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PNS Daily News - September 16, 2019 


New allegations emerge against Supreme Court Justice Kavanaugh; and a new report says a lightning strike is more likely than a forced arbitration win.

2020Talks - September 16, 2019. (3 min.)  


2020 presidential hopefuls tweet about more sexual assault allegations against Supreme Court Justice Brett Kavanaugh, and Democrats who didn't make it onto last week's debate stage continue their grassroots approaches.

Daily Newscasts

Public News Service - IN: Sustainable Agriculture

Soybeans can be planted over a cereal rye cover crop. (Bmargaret/Adobe Stock)

INDIANAPOLIS – A farming practice that could make land more sustainable in the future appears to be growing in popularity in Indiana. Cover crops are planted in the off-season to help protect soil from water and wind erosion, and reduce nutrient runoff. The Environmental Working Group comp

A panel is taking public testimony to determine if legislation is needed to regulate factory farms. (usda.gov)

INDIANAPOLIS — The question of what to do about runoff from concentrated animal-feeding operations, known as CAFOs, continues to be a topic of debate in Indiana. Environmental groups and farming activists have clashed over how much regulation the industry needs, and a public hearing on the top

Hikers along the Knobstone Trail and others are finding areas that have been logged and clear cut. (Indiana Forest Alliance)

INDIANAPOLIS – Logging in state forests in Indiana has been stepped up, and that's not sitting well with hikers. The state ranks ninth in the nation in total lumber production according to the Department of Natural Resources. Those who use popular trails such as Knobstone and Tecumseh say mor

An inventory of Indiana's older forests already has identified more than 1,250 species, with hundreds more still being tallied. (Indiana Forest Alliance)

INDIANAPOLIS - Scientists have spent the past few years in some of Indiana's older forests, trying to inventory flora, fauna and wildlife before the trees are cut down to be sold as timber. The Indiana Forest Alliance has gotten a two-year grant to expand the study. The inventory, known as the Ecob

Two Indiana universities are working to keep fertilizers from ending up in local waterways, and have gotten recognition for their research from the White House. (in.gov)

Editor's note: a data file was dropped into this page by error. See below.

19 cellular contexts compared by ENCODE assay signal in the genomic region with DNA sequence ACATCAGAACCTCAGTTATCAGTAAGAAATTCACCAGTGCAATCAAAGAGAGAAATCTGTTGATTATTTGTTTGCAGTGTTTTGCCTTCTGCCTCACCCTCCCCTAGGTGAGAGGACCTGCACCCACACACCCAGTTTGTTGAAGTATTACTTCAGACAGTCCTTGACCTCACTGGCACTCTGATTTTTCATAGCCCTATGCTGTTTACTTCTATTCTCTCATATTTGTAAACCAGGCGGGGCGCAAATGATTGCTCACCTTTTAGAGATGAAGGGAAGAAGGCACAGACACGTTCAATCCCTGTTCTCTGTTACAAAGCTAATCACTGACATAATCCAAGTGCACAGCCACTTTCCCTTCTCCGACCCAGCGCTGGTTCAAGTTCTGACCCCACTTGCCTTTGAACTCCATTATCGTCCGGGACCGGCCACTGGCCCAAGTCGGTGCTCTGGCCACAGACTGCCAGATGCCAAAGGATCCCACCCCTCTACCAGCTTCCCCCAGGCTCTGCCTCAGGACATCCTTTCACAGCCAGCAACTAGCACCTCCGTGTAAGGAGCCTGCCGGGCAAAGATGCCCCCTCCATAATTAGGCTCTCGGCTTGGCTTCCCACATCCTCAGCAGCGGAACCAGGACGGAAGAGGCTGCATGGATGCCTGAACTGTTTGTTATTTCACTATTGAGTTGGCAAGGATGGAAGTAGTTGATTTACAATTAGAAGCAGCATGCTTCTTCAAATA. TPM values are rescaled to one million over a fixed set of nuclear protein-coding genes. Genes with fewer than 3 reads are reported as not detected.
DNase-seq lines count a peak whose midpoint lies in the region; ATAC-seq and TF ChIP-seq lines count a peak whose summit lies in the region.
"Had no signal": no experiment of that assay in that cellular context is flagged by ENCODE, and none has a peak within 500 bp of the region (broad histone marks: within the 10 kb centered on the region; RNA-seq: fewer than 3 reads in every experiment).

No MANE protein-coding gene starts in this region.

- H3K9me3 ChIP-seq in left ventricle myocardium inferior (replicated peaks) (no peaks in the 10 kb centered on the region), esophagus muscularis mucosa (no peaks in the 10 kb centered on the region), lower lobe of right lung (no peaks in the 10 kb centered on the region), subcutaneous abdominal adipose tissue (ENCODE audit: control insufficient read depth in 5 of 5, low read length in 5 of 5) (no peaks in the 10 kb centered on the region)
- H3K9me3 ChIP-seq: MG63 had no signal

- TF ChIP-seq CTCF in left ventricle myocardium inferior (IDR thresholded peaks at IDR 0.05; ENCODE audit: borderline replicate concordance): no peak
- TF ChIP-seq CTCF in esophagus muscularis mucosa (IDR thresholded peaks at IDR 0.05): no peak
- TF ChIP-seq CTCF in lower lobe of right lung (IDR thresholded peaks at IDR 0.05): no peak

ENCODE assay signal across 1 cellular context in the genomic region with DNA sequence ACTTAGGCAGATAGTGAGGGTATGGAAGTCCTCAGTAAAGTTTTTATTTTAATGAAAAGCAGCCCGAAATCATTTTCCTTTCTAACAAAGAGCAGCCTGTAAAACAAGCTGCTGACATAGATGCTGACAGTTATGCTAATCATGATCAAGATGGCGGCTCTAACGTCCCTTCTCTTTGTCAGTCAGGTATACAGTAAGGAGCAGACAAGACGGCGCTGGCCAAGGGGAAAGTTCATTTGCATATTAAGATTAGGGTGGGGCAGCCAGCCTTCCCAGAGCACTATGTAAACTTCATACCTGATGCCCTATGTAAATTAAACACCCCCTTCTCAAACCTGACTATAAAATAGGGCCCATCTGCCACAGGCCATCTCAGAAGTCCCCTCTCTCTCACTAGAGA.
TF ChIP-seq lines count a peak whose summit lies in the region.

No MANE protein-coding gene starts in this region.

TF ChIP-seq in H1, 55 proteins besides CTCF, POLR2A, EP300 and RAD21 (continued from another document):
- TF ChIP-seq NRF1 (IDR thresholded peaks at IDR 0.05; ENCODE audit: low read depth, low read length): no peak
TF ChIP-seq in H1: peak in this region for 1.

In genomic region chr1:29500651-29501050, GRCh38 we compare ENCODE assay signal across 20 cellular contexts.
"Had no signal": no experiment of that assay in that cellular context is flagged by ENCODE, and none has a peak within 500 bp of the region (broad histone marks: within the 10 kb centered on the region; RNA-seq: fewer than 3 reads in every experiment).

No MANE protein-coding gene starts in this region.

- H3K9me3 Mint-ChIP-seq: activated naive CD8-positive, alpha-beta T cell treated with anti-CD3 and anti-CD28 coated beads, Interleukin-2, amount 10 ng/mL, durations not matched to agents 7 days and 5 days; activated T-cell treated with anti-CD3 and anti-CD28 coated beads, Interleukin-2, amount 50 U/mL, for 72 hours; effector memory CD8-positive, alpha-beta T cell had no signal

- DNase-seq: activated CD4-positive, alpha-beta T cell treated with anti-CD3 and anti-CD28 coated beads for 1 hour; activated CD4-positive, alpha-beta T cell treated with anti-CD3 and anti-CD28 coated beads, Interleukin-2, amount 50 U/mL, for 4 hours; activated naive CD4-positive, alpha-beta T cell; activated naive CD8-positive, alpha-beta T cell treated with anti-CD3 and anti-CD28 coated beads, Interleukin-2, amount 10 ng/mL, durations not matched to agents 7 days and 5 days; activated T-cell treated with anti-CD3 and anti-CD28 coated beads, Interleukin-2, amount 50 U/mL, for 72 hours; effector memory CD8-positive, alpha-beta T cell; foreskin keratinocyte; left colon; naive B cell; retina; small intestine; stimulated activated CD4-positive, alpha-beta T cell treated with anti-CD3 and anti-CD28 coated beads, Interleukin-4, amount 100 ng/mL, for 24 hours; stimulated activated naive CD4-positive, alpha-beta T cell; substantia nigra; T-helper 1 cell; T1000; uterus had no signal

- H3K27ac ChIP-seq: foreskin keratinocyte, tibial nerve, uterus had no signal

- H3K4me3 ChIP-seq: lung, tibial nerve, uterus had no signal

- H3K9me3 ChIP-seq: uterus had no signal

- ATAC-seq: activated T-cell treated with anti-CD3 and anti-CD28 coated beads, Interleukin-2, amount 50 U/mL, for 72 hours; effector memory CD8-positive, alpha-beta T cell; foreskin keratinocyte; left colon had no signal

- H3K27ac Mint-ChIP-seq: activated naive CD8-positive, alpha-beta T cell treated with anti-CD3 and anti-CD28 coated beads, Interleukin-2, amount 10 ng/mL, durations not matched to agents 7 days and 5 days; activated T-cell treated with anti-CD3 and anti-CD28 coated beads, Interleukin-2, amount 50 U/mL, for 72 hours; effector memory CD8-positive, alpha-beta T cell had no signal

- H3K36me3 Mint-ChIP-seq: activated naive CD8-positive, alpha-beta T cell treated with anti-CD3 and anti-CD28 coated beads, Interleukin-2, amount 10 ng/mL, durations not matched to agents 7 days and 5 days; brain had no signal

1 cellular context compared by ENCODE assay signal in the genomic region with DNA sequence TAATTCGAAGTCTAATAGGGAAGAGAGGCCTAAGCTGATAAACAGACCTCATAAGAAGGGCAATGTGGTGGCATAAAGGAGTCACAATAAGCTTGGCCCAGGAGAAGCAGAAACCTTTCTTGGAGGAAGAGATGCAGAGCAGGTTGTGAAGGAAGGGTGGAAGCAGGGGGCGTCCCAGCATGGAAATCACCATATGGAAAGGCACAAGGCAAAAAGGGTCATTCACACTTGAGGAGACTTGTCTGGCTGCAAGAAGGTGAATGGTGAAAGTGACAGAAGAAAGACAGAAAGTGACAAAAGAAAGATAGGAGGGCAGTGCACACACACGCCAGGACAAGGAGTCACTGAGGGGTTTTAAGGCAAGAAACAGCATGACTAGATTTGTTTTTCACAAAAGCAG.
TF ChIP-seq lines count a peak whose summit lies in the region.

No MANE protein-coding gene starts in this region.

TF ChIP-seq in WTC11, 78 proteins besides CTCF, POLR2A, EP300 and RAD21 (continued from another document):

SOUTH BEND, Ind. – A new program aimed at improving water quality in the nation's heartland by using watershed-scale conservation to reduce nutrient runoff from farms has been recognized by the Obama Administration during the United Nations World Water Day Summit. The program is a collaborati

Work will begin in the spring to restore habitat around Lake George in the Indiana Dunes National Lakeshore. (Save the Dunes)

INDIANAPOLIS - Indiana Dunes National Lakeshore hugs 15 miles of the southern shore of Lake Michigan and is the state's biggest tourist attraction, with an estimated 3 million visitors a year. Nicole Barker, executive director of the group Save the Dunes, says most people aren't aware the National

Indiana corn growers are taking a hit this year after rains dampened the planting season. Credit: butkovicdub/Morguefile.

INDIANAPOLIS - The sun is not shining on Indiana's corn growers this summer. This week, the Pro Farmer Midwest Crop Tour estimated corn yields across six regions of the state at 142 bushels per acre, which is below Indiana's three-year average. And a U.S. Department of Agriculture report this mont

The new Indiana Grown initiative highlights food that comes from Indiana farms in order to connect local consumers and businesses to local producers. Credit: Natalie Maynor/Flickr

INDIANAPOLIS – Whether its chicken and pork or corn and strawberries, the list of foods produced in Indiana is extensive. And the new Indiana Grown initiative is making locally grown foods more readily available to local consumers. Program manager David King says with more than 60,000 farms

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